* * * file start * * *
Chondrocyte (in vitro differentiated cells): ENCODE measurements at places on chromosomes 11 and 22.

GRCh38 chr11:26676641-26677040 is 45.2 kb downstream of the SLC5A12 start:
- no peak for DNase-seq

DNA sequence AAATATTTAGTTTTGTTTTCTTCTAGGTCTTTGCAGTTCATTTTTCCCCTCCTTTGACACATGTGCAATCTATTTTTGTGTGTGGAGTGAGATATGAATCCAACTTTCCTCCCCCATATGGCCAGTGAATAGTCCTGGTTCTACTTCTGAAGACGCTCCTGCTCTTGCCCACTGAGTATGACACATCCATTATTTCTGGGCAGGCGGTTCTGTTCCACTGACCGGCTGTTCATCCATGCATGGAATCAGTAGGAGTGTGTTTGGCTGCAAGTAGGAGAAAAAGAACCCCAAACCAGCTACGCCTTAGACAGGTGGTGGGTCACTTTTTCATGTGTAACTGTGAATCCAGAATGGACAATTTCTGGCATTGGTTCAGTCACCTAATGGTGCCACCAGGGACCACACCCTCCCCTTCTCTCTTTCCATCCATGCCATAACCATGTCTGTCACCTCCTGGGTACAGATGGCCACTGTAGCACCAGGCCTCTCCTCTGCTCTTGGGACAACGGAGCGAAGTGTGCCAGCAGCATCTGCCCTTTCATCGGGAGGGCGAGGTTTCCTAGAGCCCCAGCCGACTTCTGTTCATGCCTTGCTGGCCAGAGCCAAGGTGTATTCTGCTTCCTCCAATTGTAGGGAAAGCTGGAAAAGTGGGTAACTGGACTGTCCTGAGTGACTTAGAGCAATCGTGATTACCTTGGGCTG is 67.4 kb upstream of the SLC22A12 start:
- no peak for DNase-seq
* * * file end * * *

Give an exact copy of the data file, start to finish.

Chondrocyte (in vitro differentiated cells): ENCODE measurements at places on chromosomes 11 and 22.

GRCh38 chr11:26676641-26677040 is 45.2 kb downstream of the SLC5A12 start:
- no peak for DNase-seq

DNA sequence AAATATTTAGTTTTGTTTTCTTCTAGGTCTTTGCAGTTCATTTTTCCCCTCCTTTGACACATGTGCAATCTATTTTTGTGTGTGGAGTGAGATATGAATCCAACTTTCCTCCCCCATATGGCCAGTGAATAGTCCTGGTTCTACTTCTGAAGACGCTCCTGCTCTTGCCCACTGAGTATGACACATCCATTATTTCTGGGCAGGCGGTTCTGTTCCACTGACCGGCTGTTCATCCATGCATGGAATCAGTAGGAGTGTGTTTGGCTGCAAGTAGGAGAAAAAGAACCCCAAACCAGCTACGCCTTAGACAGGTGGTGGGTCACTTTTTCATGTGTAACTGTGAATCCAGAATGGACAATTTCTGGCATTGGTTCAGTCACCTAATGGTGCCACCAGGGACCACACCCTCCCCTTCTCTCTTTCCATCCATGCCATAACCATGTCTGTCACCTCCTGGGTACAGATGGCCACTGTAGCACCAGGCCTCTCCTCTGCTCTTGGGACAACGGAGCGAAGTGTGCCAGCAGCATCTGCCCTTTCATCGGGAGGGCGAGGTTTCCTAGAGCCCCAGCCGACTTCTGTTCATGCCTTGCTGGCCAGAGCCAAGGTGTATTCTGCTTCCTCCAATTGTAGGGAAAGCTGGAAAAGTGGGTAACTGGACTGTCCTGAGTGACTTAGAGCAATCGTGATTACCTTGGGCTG is 67.4 kb upstream of the SLC22A12 start:
- no peak for DNase-seq